To add further challenge, Covid-19 restrictions ruled out face-to-face events meaning all engagement activity had to take place online, with the risk that some community stakeholders might be excluded.



Our approach hinged around early, transparent engagement on the objectives of the mass transport project to establish its purpose and solidify the concept in the minds of stakeholders. In doing so, we aimed to build understanding and trust around the project.


We began engaging stakeholder groups early while scheme options were still in development to understand their priorities for a mass transit system.

The first stage saw us run a series of internal workshops with partner unitary authorities to explore the vision and values of mass transit. We crafted a clear narrative that all partner organisations could sign up to and use in their communications, enabling us to establish a single voice and alignment around views.

We supported live briefings and three webinars with a wide range of stakeholders from MPs to grass-root community groups. In addition, we were careful to select interactive engagement tools to bring new voices into the conversation and enable input and feedback representative of the locality.


By consulting early, we laid strong foundations for future engagement based on mutual trust and respect. Starting a dialogue with stakeholders warmed them up for consultation. It helped us secure meaningful, representative, qualitative and quantitative feedback that reflected the needs of communities and stakeholders and influenced the development of a Strategic Outline Business Case.


Transport East is the sub-national transport body for the East of England. The partnership was developing its first transport strategy, and Copper was appointed to support early stakeholder engagement. Our role was to ensure the Transport East team effectively engaged with stakeholders and the public to create a strategy representative of the needs and ambitions of communities in the region.



A sub-national transport body in the area had been mooted for many years, yet it had never materialised. As a result, aligning political and wider stakeholders with opposing views on infrastructure investment and decarbonisation had the potential to be challenging.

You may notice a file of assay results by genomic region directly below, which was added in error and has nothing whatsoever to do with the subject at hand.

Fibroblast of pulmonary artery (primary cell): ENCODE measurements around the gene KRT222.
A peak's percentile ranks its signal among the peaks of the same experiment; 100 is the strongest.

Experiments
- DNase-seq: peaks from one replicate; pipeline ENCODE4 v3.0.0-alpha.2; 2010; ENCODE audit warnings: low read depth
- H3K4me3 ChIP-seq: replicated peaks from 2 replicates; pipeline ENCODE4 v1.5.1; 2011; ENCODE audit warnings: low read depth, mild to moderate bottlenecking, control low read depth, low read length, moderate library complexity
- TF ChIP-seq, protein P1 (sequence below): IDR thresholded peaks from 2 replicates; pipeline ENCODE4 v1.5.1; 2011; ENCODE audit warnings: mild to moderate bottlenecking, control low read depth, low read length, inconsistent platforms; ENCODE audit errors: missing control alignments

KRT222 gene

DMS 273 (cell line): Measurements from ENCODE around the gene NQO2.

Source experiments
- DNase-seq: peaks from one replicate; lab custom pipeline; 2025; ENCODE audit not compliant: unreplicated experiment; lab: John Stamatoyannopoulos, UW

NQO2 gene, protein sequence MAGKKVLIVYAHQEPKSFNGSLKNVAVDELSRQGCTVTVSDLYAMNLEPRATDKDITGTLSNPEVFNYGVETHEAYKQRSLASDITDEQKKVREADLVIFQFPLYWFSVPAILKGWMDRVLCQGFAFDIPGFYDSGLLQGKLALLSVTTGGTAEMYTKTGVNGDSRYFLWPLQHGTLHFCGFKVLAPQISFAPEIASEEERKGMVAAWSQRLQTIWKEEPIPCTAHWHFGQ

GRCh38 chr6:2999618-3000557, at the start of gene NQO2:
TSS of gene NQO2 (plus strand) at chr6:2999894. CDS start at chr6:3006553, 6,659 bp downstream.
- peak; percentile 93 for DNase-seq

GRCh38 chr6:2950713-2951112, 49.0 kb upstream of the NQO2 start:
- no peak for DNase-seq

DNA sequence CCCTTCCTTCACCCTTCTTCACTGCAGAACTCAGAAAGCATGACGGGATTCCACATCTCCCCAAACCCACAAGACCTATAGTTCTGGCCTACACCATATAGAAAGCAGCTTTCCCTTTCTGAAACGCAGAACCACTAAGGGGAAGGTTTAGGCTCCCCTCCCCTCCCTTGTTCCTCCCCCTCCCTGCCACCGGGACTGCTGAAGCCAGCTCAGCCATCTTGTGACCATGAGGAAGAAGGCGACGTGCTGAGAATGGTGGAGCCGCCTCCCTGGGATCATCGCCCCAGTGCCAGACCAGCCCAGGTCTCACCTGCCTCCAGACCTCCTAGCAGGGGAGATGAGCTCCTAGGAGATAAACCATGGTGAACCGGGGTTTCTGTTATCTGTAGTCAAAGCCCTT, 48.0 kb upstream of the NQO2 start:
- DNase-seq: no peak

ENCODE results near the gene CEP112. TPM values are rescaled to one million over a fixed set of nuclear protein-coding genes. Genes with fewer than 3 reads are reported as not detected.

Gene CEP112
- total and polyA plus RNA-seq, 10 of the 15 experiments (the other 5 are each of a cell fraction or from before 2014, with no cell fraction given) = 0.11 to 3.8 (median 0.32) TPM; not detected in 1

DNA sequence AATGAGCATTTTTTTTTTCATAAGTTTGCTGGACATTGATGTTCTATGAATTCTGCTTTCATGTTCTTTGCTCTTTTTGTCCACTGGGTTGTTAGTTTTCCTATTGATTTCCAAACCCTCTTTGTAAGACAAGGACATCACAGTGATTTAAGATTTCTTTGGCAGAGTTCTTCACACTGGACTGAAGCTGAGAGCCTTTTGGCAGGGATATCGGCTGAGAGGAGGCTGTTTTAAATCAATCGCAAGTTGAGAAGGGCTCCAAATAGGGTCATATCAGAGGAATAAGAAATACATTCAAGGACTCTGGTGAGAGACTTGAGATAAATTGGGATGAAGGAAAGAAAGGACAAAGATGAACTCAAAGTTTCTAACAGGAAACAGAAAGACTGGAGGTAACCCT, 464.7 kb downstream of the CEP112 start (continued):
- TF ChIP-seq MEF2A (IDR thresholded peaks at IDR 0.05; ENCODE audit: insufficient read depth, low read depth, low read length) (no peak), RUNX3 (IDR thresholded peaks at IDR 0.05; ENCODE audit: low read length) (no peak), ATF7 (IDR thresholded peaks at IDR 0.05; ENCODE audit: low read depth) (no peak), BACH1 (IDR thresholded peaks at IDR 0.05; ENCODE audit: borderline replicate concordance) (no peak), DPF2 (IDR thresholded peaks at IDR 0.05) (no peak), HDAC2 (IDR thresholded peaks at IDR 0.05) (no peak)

In addition, while adult residents were an important target group, the Transport Strategy spans 30 years meaning young people in the area will feel its impact most. Their needs and views were vital to the project’s success.



Our approach was to create multiple accessible opportunities for engagement for every stakeholder group. However, COVID-19 restrictions necessitated a purely digital engagement strategy. To meet the different communication needs of each audience and ensure input from groups representative of the area, we adapted traditional engagement techniques to the digital environment.


Digital accessibility was a priority. By selecting user-friendly, interactive engagement tools, we brought new voices into the conversation, even those hard to reach.

We also ran a series of online workshops designed to allow as many people as possible to help shape the strategy to meet the needs of the masses, facilitating online meetings with 100+ stakeholders.

With an equal focus on securing input from future users of the region’s transport network, we designed and delivered a targeted campaign for young people aged 11-13 in preparation for future engagement during consultation.

Ensuring the Transport East partnership stayed updated and supportive of plans, we delivered briefings with partner authorities, the Transport East Senior Officer Group and Transport East’s annual Transport Summit.


Utilising our knowledge of the region and large-scale projects, the Transport East team secured meaningful, representative, qualitative and quantitative feedback to influence the transport strategy and set the foundations for successful consultation.

We helped introduce Transport East to a wider group stakeholders in the region, providing a platform for its campaign in front of key figures in the industry and building brand reputation.

We laid strong foundations, setting the standard for future stakeholder engagement in the region, while earning public trust that the Transport Strategy will come to fruition.


Bath and Northeast Somerset Council has an ambitious target to become net zero by 2030. Understanding the critical part transport plays in the region’s carbon emissions, Bath’s ‘Journey to Net-Zero’ set out to identify the transport measures needed over the short, medium and long term to deliver its ambition and the needs of the community. 

To get the initiative off the ground, the Council needed to make a case for the project and generate widespread, representative participation in the public consultation process.



While a high-profile project for Bath and Northeast Somerset Council, it was unknown outside of the organisation and therefore had no momentum among target groups. It was also critical the consultation was inclusive and had the support of hard-to-reach groups traditionally disengaged with the Council’s priorities.

COVID added a further layer of complexity, forcing restrictions on public gatherings, immediately ruling out face-to-face engagement opportunities.